Hidden within Harper’s speech: Why the Israeli Right is wrong

I was left wondering why a different sector represented in the Knesset didn’t also respond with some kind of protest.

Canadian Prime Minister Stephen Harper 370 (photo credit: REUTERS)
Canadian Prime Minister Stephen Harper 370
(photo credit: REUTERS)
The disgraceful walkout by Arab MKs during Canadian Prime Minister Stephen Harper’s address to the Knesset made the headlines. But after reading the text of the speech, I was left wondering why a different sector represented in the Knesset didn’t also respond with some kind of protest.
The pro-settlement Right applauded enthusiastically, with Bayit Yehudi leader Naftali Bennett referring to Harper as “a brother.” (Can we assume then that he doesn’t agree with an MK from his party, Rabbi Eli Ben-Dahan, who stated recently that all Jews have “higher souls” than all non-Jews?) Effusive praise for Harper also came from the Likud’s Danny Danon who, like most of his party, rejects the two-state solution proposed by the Likud prime minister. One of the front-page stories of this newspaper last week concerned Bennett’s recruitment of MKs from Likud Beytenu to join his party in an effort to ensure peace talks with the Palestinians do not make any progress. However, both Bennett and Danon have excellent English. Therefore they can’t possibly have misunderstood this section of Harper’s address: “Just as we unequivocally support Israel’s right of self-defense so too Canada has long-supported a just and secure future for the Palestinian people.
“And, I believe, we share with Israel a sincere hope that the Palestinian people and their leaders will choose a viable, democratic, Palestinian state, committed to living peacefully alongside the Jewish State of Israel.”
Harper, like other pro-Israel political and public figures in North America and Europe, criticizes the Palestinians for their failure to live up to their commitments, but the assumption is that Israel is committed to a two-state solution: “As you, prime minister, have said, when Palestinians make peace with Israel, Israel will not be the last country to welcome a Palestinian state as a new member of the United Nations. It will be the first.”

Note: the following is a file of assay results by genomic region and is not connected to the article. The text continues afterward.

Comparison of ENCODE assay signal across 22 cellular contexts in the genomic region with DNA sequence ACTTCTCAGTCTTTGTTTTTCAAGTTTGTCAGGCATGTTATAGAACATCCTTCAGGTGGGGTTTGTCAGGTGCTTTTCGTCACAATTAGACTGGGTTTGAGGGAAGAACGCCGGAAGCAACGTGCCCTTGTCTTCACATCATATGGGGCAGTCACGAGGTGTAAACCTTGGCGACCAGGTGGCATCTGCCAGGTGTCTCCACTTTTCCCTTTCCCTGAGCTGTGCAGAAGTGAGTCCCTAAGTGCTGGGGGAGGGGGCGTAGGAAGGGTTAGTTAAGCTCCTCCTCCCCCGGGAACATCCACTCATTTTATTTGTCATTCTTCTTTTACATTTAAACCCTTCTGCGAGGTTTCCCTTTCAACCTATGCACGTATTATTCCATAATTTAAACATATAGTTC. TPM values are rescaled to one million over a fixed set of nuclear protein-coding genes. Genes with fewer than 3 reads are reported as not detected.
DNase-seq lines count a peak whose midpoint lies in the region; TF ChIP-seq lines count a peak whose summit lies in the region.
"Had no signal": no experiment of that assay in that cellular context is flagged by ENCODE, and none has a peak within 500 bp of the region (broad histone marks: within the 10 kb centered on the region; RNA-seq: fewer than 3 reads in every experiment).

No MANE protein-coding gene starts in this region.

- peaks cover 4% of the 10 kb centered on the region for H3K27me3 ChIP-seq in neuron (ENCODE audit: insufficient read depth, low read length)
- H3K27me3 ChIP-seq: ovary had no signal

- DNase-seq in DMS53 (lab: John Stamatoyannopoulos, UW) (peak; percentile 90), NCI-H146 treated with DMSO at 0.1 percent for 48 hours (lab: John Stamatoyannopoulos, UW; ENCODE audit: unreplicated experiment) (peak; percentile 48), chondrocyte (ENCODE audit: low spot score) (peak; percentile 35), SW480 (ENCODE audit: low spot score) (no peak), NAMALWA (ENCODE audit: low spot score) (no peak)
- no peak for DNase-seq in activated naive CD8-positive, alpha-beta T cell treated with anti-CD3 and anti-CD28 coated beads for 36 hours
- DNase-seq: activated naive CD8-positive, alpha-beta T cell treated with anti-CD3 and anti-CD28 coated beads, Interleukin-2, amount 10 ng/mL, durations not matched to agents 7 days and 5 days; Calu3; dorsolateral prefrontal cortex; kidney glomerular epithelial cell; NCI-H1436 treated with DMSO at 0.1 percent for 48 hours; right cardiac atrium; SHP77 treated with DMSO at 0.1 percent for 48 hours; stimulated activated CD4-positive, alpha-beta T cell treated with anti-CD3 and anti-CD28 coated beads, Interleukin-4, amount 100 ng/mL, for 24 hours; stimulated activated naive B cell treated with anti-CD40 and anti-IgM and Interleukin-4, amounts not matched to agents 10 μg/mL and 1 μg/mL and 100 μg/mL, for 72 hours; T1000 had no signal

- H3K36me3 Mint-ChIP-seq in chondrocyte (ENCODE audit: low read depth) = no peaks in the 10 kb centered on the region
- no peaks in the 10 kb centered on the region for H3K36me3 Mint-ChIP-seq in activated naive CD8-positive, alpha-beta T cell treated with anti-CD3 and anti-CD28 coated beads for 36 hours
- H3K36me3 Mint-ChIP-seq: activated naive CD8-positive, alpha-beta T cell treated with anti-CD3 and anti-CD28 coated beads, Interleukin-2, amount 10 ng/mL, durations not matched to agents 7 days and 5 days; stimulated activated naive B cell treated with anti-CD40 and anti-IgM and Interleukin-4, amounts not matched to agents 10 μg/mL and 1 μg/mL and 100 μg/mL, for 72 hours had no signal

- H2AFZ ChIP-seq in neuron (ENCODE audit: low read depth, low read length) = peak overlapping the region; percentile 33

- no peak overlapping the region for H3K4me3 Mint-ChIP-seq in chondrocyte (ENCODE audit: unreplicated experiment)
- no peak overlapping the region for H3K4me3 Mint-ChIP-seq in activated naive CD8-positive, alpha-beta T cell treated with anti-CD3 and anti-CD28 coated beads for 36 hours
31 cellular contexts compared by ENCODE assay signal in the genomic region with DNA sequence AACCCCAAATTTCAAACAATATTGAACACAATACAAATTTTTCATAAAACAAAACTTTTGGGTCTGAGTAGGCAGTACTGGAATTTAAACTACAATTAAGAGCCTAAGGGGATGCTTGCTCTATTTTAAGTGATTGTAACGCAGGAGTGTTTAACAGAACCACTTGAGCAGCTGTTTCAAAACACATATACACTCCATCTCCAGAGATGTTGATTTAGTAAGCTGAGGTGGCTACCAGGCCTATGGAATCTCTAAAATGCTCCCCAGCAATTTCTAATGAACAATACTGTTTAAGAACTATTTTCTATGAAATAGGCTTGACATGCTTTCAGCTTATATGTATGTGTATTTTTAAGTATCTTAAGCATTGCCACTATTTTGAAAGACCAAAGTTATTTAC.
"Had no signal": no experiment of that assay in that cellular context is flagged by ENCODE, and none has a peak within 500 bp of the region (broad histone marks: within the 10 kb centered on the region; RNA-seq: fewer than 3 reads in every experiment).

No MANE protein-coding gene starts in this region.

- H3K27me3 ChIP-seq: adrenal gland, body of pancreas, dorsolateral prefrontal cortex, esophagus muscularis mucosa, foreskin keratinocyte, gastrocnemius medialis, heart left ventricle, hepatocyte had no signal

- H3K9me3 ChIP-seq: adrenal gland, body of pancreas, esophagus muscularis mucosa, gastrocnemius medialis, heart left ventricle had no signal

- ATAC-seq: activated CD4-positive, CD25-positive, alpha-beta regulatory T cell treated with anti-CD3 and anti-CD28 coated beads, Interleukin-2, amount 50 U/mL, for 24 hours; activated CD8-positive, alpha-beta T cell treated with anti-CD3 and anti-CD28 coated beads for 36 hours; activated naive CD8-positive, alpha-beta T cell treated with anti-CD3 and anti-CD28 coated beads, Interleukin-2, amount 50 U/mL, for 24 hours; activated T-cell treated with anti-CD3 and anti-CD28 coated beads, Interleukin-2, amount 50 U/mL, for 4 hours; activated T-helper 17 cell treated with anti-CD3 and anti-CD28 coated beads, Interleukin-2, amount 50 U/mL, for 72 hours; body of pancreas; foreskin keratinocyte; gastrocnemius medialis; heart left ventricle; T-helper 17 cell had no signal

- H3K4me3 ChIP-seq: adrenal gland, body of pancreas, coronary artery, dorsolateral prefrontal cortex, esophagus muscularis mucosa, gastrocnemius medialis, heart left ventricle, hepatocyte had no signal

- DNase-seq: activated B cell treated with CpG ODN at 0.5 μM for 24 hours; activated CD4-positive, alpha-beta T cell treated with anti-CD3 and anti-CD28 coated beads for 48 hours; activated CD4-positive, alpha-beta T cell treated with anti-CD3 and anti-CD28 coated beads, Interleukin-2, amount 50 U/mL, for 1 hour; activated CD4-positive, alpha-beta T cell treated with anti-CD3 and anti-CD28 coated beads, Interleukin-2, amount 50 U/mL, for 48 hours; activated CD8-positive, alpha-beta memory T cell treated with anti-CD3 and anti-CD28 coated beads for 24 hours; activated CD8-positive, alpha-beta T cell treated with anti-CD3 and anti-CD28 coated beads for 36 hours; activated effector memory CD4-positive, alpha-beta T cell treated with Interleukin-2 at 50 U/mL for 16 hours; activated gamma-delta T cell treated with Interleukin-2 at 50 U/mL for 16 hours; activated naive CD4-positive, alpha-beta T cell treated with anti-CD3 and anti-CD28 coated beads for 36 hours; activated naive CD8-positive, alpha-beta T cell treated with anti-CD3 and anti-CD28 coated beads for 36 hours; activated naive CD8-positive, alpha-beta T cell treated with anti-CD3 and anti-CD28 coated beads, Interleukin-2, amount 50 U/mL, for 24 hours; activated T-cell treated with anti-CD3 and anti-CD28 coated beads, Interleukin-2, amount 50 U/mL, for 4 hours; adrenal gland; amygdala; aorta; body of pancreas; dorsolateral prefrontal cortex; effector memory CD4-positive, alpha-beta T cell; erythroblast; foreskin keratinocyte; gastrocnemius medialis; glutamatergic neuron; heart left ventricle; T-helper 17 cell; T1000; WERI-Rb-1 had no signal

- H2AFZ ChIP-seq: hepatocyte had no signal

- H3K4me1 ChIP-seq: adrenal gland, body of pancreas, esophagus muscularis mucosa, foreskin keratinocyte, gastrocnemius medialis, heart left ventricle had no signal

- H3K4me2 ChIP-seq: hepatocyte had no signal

Even though Harper’s comments about the Palestinians were couched in extremely pro-Israel language, the settlement movement and its supporters in the Knesset were forced to confront what is for them an uncomfortable reality: Even Israel’s best friends in the world do not accept their ideological position of forever remaining in control of the West Bank.
Our genuine friends in the democratic “club” of which we are a member are not blind to our security concerns.
They understand that June 1967 was an existential war forced upon us. Many of them also appreciate that a full return to the pre-’67 borders leaves us unacceptably vulnerable.
But we cannot and will not convince them that we can permanently rule a territory where the Jews have full rights as citizens and the Arabs do not, just because of our religious and historical connection to that territory.
The attempts of Bennett, Danon and others to persuade our western allies otherwise will not succeed.
The pertinent question is what will Prime Minister Binyamin Netanyahu’s response be to Bennett’s efforts, which will undoubtedly have the effect of isolating Israel further in the international community.
Notwithstanding concerns about true Palestinian intentions – and the concerns are real and legitimate – Netanyahu must decide whether he will continue his unfortunate, career-long tendency of avoiding tough decisions in an attempt to placate all sides, or if he will follow the lead of the late Ariel Sharon, who would never have stood for members of his coalition working so openly against stated government policy.
Has Netanyahu genuinely reached the point that Sharon described as “what you see from here, you don’t see from there”? Has he, like Sharon, and other prime ministers from Yitzhak Rabin to Ehud Olmert, arrived at the conclusion that Israel’s future depends on ending its rule of another people, on disentangling Israel from the Palestinians and establishing clear, defensible and internationally recognized borders for the state? Has he understood, finally, that this is not some naïve, leftist fight for the cause of the Palestinian national movement; it’s a fight for the future of the Jewish national movement, for Zionism? Stephen Harper is a genuine supporter of Israel and of the justice of Jewish statehood, and he fully deserved the standing ovation he received in the Knesset. But some of those applauding should be asking themselves whether a Stephen Harper, or a Tony Blair, or even a George W.
Bush would be able to remain in Israel’s corner if the Right’s vision of permanent Israeli control of the West Bank were realized.
The future of a Jewish democratic state depends on Jewish demographic superiority, within secure borders; not on a Jewish state necessarily on all of the land of Eretz Israel. And Israel’s place among its allies in the liberal democratic west will not survive the permanent denial of political rights to 2.5 million Palestinians under Israeli control.
Bennett’s moves to stymie the peace talks undermine his prime minister and the interests of the state and they need to be challenged. The ball is in Netanyahu’s court and the world, including Israel’s greatest friends, is watching.
The author is director of the Israel Government Fellows program, an international leadership and educational program for Jewish graduates. He previously worked at the Embassy of Israel in London where he served in the public affairs department and as the ambassador’s speechwriter.